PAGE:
Fifth Metatarsal Fracture Rehab Protocol | Physical Therapy | The Stone Clinic

You are here

Fifth metatarsal fracture (Jones fracture) rehab protocol

  • Patient will be walking with crutches non-weightbearing until most of the swelling resolves.
  • Patient may be in a removable boot after surgery for a week or two at the direction of the physician.
  • Limit unnecessary walking or standing for the first week to control swelling and pain.
  • Ice ankle/foot 3-5 times (15 minutes each time) per day to control swelling and inflammation.
  • Elevate leg above the heart as much as possible to control swelling and inflammation.
  • No impact or cutting exercises/activities for 6 weeks post-op.
  • M.D. follow-up visits at Day 1, Day 8-10, Month 1, Month 6 and Year 1 post-op.

Weeks 1:

  • M.D. visit at day 1 post-op to change dressing and review home program.
  • Start gentle ankle active range of motion immediately post-op.
  • M.D. visit at day 8-10 for suture removal and check-up.
  • Gait training with crutches to minimize compensations and to reinforce weightbearing status on the surgical leg as necessary.


  • Toe curls and toe spreads
  • Quad-sets with straight-leg raises
  • Gluteal sets
  • Well-leg biking
  • Upper body training

Weeks 2- 6:

  • Progress to weightbearing as tolerated with assistive device as needed guided by pain and swelling and the physical therapist.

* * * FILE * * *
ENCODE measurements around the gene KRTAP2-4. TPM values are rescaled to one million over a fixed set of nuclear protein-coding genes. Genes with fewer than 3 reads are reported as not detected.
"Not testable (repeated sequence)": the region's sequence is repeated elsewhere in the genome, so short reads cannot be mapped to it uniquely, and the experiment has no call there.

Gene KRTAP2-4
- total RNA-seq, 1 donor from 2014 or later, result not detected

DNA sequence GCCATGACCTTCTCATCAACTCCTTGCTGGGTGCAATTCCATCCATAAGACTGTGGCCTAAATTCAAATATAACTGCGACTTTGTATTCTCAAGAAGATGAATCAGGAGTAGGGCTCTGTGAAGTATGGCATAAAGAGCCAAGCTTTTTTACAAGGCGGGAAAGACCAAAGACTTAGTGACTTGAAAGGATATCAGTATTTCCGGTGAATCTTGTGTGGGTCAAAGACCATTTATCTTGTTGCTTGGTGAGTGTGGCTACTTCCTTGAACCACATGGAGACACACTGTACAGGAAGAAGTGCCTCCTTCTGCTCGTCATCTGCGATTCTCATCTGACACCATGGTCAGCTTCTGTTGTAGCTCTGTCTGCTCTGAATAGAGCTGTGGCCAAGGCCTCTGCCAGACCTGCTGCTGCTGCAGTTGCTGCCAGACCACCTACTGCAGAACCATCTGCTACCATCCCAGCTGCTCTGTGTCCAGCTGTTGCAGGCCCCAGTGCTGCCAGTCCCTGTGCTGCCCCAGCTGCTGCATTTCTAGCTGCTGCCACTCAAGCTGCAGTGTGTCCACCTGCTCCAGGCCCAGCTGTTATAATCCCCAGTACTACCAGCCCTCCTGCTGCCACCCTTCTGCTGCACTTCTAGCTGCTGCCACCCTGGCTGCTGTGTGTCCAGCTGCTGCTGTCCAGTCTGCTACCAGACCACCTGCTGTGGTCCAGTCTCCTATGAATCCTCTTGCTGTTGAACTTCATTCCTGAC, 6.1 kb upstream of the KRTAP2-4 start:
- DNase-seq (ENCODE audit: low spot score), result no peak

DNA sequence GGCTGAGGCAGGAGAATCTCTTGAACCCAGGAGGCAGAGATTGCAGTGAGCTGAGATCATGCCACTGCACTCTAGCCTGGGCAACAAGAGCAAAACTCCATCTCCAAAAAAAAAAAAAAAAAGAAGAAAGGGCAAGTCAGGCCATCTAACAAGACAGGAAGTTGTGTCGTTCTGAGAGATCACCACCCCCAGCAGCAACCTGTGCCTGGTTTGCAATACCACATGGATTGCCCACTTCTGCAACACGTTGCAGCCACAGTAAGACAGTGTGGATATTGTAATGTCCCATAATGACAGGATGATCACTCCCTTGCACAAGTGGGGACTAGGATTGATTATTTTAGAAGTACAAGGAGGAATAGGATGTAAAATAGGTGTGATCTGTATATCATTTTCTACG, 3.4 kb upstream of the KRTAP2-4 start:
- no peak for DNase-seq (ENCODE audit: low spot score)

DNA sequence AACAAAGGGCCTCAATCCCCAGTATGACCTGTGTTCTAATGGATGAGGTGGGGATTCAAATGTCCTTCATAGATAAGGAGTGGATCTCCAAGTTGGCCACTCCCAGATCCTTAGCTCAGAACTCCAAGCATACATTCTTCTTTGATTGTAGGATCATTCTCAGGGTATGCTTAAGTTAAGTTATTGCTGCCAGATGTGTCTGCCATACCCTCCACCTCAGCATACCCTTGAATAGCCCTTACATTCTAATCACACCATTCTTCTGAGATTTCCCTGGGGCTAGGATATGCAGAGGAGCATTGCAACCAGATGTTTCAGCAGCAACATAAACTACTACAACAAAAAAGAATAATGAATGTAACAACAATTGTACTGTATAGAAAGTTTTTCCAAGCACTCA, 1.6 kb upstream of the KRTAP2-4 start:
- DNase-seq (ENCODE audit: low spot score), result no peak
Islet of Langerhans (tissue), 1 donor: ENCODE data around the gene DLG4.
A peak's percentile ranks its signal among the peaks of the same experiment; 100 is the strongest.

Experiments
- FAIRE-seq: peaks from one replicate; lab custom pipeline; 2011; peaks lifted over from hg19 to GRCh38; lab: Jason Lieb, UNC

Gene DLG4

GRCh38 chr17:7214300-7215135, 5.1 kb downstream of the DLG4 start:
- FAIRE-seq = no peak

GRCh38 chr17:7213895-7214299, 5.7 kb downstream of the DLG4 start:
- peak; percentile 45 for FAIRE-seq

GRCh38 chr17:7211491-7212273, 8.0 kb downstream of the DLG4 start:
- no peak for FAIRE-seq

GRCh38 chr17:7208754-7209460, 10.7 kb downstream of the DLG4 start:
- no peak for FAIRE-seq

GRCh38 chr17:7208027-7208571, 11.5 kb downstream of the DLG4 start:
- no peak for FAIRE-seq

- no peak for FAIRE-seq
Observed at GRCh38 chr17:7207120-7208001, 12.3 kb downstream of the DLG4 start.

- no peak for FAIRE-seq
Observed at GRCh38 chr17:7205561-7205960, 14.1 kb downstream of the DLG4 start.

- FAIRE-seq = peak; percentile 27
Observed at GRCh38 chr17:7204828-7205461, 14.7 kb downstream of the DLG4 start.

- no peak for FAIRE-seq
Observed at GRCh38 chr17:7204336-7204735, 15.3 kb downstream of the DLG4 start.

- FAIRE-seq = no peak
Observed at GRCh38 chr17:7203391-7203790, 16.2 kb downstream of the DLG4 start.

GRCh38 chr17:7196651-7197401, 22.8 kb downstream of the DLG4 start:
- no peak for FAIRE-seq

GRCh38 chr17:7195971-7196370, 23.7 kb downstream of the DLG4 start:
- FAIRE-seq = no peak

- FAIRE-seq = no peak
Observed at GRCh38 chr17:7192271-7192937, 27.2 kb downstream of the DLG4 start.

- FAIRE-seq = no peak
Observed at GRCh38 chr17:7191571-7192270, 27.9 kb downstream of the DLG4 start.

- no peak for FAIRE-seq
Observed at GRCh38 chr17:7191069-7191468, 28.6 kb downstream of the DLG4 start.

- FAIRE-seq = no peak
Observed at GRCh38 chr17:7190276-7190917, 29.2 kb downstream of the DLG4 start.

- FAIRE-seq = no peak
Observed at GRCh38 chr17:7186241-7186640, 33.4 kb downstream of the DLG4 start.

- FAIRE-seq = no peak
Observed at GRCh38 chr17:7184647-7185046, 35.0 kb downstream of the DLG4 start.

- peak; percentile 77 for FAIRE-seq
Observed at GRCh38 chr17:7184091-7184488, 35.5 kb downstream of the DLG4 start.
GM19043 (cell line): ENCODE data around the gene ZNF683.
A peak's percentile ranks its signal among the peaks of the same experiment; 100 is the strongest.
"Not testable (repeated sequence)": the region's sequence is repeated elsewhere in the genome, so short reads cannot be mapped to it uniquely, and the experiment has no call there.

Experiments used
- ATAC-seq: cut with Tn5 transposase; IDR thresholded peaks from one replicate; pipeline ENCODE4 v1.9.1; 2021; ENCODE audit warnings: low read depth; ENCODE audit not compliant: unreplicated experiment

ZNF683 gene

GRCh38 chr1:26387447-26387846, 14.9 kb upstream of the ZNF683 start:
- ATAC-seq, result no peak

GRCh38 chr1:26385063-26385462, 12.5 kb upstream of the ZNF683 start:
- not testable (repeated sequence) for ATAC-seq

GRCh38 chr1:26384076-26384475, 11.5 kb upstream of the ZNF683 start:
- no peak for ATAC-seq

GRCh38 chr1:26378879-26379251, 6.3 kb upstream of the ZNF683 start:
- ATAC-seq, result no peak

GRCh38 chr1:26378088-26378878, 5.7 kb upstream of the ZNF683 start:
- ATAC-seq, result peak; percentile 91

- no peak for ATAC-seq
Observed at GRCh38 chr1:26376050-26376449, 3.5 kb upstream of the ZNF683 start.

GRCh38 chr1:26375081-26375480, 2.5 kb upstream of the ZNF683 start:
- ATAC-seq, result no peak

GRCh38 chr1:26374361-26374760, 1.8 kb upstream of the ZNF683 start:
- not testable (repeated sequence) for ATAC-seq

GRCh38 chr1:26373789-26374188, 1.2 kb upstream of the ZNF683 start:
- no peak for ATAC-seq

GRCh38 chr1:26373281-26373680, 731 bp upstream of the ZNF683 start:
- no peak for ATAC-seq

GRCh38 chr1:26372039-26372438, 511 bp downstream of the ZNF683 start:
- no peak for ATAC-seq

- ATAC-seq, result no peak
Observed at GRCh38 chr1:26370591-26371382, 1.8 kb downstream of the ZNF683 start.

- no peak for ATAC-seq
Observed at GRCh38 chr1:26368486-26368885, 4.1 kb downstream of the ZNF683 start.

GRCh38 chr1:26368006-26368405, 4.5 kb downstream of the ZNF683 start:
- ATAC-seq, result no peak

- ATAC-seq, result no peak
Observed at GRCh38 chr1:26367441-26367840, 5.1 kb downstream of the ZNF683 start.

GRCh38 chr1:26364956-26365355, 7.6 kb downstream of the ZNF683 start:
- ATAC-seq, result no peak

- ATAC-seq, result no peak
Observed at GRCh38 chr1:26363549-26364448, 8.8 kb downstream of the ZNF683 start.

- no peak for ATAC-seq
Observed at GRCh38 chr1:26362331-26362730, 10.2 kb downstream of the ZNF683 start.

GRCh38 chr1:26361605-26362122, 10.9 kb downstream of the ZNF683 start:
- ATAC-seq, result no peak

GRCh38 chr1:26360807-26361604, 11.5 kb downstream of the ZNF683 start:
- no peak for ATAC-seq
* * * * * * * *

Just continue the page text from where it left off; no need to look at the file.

• Follow-up x-ray at week 4-6 to monitor healing.
  • Soft tissue treatments for swelling, mobility and healing.
  • Exercises: Bike, core exercises, balance activities when indicated.
  • Foot and ankle stretching and theraband exercises to regain full ROM and strength.

Weeks 6 - 8:

  • Increase functional weight bearing exercises and activities. Avoid jumping and rapid changes in direction.
  • Continue with foot and ankle joint mobilizations.

Week 8 and beyond:

  • Start sport-specific training.
  • Increase the intensity of strength, balance, coordination and functional training for gradual return to activities and sports.
  • Return to specific sports is determined by the physical therapist through functional testing specific to the targeted sport.
Avoid joint replacement
You are told you have knee arthritis. The advice the doctor gives you is to go home, rest your knee, take anti-inflammatory drugs, lose some weight, wait until you are older and then get an artificial knee replacement. This advice is awful. Here's why.
Pot. Almost 50% of the patients in my practice recently used marijuana to reduce their post-op pain. I didn’t prescribe it; the word just seems to be out.
Many elements contribute to top athletic performance. Some are obvious—like diet and training—but another factor is more subtle.
July 14th, 2015
In light of Wes Matthews and other NBA athletes suffering Achilles ruptures, Dr. Stone speaks to Mavs Moneyball, a...
July 11th, 2018
Dr. Stone gives the nation running tips on how to avoid pain while protecting your joints.
April 27th, 2016
Dr Stone talking about Steph Curry's injury and the Warrior's season.

Kevin R. Stone · Jonathan R. Pelsis · Scott T. Surrette · Ann W. Walgenbach · Thomas J. Turek 

Stone, K.R., Pelsis J.R., Adelson W.S., Walgenbach, A.W. 2010.